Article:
Cold and Hot Rolling of Pure Aluminum
Prof. F. Paray
Prof. H. Han
According to the Aluminum Association Aluminum is one of the most abundant elements in the
earth’s crust. To be precise Aluminum makes up roughly 8% of the crust up to 10 miles deep
while Oxygen and Silicon make up about 47% and 28% respectively. Aluminum is widely used
in today’s era due to its mechanical and chemical properties. Aluminum has a very high strength
to weight ratio. This goes along with its low density giving it a lightweight property as a metal.
Aluminum has high thermal/electrical conductivity which is great when working with a current.
Also it is non-toxic and has ideal reflectivity. The high strength to weight ratio of aluminum is
ideal for the transportation industry especially the aerospace industry such as Boeing. This is
because the lightweight material allows for transportation with the expense of less fuel while the
strength provides high safety. The lightweight and non-toxic properties make aluminum ideal for
containers and packaging such as soda cans. The electrical industry benefits greatly from
Aluminums conductivity in high voltage transmission lines and building distribution systems.
Aluminums high reflectivity makes it a great candidate for lighting fixtures and well as the
outline of roofs where it reflects the suns light providing a cooler environment. Since Aluminum
is resistant towards corrosion it can endure harsh environments and can be used to protect a
Metal rolling is one of the most common and reliable manufacturing processes in todays
industries. It includes taking a sample and rolling it between two rollers. An ideal cross section
for manufacturers is obtained due to rolling which forms the metal to the specified cross section.
Also manufacturers use Rolling to change the mechanical properties of the metal creating more
dislocations thus making it harder. Rolling is the first step in creating a raw material because it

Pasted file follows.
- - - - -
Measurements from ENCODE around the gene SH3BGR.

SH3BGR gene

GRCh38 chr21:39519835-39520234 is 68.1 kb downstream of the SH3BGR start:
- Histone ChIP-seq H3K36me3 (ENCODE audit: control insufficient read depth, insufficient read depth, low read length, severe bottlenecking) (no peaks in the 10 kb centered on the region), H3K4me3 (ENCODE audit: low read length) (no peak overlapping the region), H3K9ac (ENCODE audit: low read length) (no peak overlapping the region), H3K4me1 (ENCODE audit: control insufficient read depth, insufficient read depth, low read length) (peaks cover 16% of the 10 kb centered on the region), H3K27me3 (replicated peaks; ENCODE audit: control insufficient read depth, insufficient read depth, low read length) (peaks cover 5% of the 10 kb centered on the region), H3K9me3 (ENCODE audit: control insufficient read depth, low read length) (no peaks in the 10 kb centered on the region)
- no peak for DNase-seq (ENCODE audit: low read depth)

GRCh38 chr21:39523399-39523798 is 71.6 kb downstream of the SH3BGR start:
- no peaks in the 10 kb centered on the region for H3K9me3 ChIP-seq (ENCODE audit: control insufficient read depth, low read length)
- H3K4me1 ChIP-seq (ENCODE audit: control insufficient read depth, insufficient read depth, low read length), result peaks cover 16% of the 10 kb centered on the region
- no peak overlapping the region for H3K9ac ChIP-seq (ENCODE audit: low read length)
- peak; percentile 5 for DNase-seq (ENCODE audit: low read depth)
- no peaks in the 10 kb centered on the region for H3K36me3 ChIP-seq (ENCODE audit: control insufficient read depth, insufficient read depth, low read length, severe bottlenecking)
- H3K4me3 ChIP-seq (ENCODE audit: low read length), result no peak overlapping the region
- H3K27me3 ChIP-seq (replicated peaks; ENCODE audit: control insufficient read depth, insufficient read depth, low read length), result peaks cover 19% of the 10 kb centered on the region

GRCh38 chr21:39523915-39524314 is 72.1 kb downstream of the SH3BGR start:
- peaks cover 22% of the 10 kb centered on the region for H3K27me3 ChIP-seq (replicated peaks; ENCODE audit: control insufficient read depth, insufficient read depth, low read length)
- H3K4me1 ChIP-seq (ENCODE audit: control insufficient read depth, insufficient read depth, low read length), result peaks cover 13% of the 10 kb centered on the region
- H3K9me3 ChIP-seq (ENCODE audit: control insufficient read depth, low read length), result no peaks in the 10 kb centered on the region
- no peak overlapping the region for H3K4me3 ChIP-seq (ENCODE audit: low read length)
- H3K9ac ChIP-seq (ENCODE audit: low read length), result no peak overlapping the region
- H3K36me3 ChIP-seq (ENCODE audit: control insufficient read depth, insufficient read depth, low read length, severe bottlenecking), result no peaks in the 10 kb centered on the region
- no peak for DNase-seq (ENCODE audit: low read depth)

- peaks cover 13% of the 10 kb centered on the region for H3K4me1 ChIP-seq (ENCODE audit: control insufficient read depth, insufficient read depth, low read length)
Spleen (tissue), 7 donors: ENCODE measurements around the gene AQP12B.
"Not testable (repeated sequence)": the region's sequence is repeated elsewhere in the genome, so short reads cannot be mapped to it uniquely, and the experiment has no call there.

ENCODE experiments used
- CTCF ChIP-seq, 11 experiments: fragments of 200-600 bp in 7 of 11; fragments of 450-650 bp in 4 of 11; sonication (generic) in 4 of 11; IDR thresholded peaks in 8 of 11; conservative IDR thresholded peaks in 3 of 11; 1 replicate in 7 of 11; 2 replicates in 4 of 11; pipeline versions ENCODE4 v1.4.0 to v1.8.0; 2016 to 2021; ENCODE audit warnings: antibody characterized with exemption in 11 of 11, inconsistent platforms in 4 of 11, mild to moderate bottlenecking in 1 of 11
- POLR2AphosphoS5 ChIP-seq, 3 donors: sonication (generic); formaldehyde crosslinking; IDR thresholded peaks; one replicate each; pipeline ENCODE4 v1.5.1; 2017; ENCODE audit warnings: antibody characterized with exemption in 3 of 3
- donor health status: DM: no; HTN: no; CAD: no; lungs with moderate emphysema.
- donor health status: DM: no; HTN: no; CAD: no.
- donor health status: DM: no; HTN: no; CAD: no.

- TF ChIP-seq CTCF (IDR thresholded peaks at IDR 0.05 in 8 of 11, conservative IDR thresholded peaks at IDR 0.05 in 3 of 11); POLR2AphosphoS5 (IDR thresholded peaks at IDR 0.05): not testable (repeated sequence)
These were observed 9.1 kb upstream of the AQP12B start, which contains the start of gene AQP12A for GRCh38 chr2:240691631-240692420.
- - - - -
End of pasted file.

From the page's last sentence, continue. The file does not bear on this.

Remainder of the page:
decreases the materials thickness while making it easier to work with. Three types of results for rolling of aluminum are plates, foils and sheets. Foils are mainly used for aluminum foils,
electrical wires and drink cans. Aluminum sheets are used for outlines of roofs as well in
transportation vehicles such as aeroplanes and cars. Aluminum plates can be used for bridges,
ships and even military vehicles.
Rolling metals works on both the macro and micro structure levels. By rolling obvious changes
in it macrostructure change. Almost all metals have crystal lattice structures so the atoms are
aligned in a specific order and pattern. When the said metal is then rolled some parts, at the
microstructure level, of the metal pass each other and some overlap creating a defect in the
pattern known as a dislocation. When these dislocations come in contact with other dislocations
they prevent the movement of other dislocations. So the only way for dislocations to move is
through added force so in turn the material becomes harder and stronger. Now after rolling the
metal is able to withstand greater forces and the increasing of crystalline defects like dislocations
is known as work hardening.
It is true that rolling increases the strength of a material but the rate depends on the temperature
which is where the processes of Hot and Cold rolling come in.
Hot rolling occurs at temperatures above the metals recrystallization temperature. This process
reduces the amount of work one puts in rolling by decreasing the crystallization defects. At these
high temperatures the molecules of the material begins moving giving the material greater
energy. This energy will break bonds between atoms. Also at these high temperatures metal are
able to recrystallize creating newly formed crystals different from before. Grain size when hot
rolled is much larger than before because of the little resistance provided in the metal flow. Bigger grains and higher metal flow enable metals to be more ductile but not as strong. Also a
shinier surface occurs when hot rolled.
Cold rolling happens below the recrystallization temperature (room temperature for this